After the Shroud, we went to go see La Mole Antonelliana, which was a synagogue at one point and is currently the highest point in Turin. Unfortunately, the elevator to the panaromic view was closed because it was Monday. La Mole is basically that thing that you see in all the Visa ads with a ski jumper going past it. Devin and Hugo kept saying that it looked like a large stump coming out of a dome. I suppose that's one way you could describe it.

La Mole Antonelliana

Next, we went and got some food near the Sponsors Village, where this huge plastic thing that Devin described as an Aggro Crag. (Yes, that thing from that show Guts on Nickelodeon.) I forgot to take a picture of it. After lunch, Devin had to leave to catch a train to Milan, where her flight back was leaving from. Hugo, Elizabeth, and I went into the Sponsors Village to see if we could buy anything, but it turned out that the huge Olympic store was in some plaza a bit farther out than I could go, since I had to catch a bus to the airport for my flight. However, we did see past Olympic torches on display there. The three of us departed at the Sponsors Village and I walked back to a smaller Olympic store closer to the Medals Plaza. I came to the conclusion that there wasn't anything worth buying, so I didn't spend any money.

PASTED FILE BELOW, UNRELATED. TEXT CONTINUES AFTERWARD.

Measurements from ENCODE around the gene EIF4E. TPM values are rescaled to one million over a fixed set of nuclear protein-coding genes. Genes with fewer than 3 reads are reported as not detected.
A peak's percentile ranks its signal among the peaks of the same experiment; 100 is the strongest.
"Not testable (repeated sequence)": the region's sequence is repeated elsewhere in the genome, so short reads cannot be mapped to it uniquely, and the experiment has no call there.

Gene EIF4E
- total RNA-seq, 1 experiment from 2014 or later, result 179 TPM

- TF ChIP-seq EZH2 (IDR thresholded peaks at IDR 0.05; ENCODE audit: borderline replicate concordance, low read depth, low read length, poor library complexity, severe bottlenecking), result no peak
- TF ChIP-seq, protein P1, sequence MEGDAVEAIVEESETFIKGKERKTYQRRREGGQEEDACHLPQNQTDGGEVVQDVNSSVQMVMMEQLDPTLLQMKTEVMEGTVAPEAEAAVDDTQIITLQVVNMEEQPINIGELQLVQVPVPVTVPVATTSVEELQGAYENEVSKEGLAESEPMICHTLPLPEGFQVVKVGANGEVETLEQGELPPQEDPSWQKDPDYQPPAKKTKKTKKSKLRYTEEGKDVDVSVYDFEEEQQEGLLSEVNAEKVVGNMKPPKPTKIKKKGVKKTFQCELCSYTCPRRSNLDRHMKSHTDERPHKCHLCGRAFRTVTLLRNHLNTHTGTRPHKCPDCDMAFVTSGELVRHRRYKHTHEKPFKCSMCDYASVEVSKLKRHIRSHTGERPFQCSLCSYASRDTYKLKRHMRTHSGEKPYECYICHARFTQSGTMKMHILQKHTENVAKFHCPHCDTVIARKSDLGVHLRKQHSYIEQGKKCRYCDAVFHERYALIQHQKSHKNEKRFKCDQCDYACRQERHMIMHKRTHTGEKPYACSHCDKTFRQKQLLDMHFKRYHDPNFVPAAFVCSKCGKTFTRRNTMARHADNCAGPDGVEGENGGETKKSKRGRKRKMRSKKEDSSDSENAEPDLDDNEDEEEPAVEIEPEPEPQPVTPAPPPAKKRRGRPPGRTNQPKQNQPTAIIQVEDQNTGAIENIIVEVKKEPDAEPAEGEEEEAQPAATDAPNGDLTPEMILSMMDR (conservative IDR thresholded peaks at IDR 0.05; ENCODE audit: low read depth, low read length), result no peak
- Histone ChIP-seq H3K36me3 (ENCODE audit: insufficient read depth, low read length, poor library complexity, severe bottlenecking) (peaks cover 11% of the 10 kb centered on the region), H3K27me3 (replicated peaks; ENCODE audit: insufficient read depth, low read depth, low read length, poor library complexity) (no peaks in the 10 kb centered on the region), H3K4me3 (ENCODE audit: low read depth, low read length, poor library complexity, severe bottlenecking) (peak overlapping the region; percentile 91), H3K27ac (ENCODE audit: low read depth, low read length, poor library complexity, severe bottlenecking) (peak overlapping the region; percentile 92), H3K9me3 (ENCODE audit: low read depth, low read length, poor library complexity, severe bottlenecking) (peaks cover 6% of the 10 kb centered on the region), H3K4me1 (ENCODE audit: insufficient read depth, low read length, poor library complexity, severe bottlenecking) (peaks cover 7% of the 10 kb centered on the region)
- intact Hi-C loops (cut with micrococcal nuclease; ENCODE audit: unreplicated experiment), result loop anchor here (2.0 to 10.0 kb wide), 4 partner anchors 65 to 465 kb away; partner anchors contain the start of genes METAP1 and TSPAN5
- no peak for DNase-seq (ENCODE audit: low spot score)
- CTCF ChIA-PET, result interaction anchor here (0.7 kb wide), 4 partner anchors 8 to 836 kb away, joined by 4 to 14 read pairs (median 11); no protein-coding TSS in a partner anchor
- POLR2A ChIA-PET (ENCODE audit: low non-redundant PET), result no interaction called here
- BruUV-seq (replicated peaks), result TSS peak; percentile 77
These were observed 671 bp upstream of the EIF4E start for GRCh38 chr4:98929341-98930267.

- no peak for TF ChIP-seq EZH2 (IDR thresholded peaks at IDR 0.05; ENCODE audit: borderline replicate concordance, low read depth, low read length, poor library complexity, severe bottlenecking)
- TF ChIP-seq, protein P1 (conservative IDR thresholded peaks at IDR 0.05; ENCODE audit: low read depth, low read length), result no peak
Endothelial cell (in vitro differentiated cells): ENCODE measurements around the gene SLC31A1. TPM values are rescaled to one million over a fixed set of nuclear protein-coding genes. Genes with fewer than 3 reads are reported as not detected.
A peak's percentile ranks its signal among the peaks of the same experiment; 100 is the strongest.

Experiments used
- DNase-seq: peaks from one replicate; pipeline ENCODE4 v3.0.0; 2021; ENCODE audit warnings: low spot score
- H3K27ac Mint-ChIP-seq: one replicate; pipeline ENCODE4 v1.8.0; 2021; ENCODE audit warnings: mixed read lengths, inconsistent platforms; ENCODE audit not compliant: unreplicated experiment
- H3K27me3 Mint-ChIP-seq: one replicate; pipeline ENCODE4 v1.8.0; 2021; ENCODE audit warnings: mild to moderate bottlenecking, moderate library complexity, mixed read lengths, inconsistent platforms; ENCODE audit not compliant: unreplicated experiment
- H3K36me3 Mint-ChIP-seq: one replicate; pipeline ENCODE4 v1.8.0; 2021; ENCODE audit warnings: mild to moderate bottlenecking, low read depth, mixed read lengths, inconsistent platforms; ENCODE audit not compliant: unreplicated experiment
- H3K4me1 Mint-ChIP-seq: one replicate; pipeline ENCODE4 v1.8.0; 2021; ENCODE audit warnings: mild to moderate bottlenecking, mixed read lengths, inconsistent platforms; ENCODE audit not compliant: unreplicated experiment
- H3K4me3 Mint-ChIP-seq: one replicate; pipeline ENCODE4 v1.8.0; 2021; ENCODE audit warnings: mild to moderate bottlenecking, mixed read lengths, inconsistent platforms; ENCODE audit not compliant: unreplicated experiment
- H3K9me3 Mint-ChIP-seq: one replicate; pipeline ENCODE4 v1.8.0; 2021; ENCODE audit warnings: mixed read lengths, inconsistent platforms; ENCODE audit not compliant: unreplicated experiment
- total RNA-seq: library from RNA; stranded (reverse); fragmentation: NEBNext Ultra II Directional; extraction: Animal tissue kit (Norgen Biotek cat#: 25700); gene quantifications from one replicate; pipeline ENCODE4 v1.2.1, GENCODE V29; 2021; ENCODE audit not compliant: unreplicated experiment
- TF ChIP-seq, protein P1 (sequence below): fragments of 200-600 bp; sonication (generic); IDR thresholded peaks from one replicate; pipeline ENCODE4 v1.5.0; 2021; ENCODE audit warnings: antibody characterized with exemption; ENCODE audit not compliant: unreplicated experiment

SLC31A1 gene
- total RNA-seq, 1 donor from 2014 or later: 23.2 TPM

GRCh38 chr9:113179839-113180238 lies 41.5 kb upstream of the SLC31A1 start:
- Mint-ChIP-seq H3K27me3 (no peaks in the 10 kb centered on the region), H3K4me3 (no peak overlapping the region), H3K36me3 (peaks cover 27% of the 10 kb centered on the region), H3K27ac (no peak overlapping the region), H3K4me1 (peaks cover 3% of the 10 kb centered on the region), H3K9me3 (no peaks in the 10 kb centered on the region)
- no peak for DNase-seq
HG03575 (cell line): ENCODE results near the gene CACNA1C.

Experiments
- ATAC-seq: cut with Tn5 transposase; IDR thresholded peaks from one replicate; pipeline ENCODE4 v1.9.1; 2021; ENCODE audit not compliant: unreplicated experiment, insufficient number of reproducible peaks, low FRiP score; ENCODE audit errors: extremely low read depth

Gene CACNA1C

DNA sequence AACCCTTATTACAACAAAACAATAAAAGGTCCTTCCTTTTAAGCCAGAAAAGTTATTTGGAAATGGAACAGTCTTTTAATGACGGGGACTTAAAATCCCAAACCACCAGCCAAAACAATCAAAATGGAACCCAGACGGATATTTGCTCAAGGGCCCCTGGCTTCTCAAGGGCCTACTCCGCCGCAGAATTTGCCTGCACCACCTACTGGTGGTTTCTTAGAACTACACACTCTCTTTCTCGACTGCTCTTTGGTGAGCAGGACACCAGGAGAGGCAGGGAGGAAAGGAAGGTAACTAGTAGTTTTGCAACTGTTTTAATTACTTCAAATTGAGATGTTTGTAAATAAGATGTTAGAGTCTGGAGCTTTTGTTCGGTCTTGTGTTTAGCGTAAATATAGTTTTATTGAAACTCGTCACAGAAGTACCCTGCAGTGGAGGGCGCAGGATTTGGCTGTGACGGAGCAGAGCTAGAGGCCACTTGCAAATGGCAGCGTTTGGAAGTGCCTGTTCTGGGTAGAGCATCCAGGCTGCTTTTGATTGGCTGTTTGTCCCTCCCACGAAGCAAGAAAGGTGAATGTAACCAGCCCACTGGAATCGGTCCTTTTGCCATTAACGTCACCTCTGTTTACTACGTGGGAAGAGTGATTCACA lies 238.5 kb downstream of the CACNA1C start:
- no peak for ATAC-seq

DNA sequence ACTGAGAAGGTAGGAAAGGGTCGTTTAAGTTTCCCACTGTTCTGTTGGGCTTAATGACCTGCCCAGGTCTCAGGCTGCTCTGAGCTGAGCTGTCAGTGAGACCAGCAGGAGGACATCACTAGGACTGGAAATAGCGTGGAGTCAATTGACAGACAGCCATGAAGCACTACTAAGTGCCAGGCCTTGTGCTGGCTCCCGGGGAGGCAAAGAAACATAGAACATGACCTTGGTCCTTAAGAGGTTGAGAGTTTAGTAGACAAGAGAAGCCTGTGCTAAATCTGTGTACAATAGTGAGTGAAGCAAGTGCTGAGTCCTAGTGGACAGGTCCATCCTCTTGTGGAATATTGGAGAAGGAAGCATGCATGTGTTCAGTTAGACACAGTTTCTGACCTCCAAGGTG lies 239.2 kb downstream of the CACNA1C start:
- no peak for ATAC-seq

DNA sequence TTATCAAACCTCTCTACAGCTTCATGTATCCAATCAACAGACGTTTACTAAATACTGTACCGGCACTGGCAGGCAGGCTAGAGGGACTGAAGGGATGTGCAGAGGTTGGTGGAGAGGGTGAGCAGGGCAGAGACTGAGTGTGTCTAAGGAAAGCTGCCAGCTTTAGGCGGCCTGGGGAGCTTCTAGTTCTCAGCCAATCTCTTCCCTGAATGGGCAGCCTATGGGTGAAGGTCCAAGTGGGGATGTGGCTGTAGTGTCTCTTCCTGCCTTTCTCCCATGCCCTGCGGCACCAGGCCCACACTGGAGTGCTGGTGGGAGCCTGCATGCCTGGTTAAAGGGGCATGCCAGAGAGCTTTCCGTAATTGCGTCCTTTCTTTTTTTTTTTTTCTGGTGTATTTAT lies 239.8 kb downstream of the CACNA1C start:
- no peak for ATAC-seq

I was actually awake for part of from Torino to Paris. The view from the plane was stunning and I had to take some pictures of the Alps. After that, I actually fell asleep so deeply after not getting much sleep in Torino that the only thing that woke me was when the plane landed. I had to admit that I was relieved to get back to Berlin, if only because the public transportation here is so much more reliable.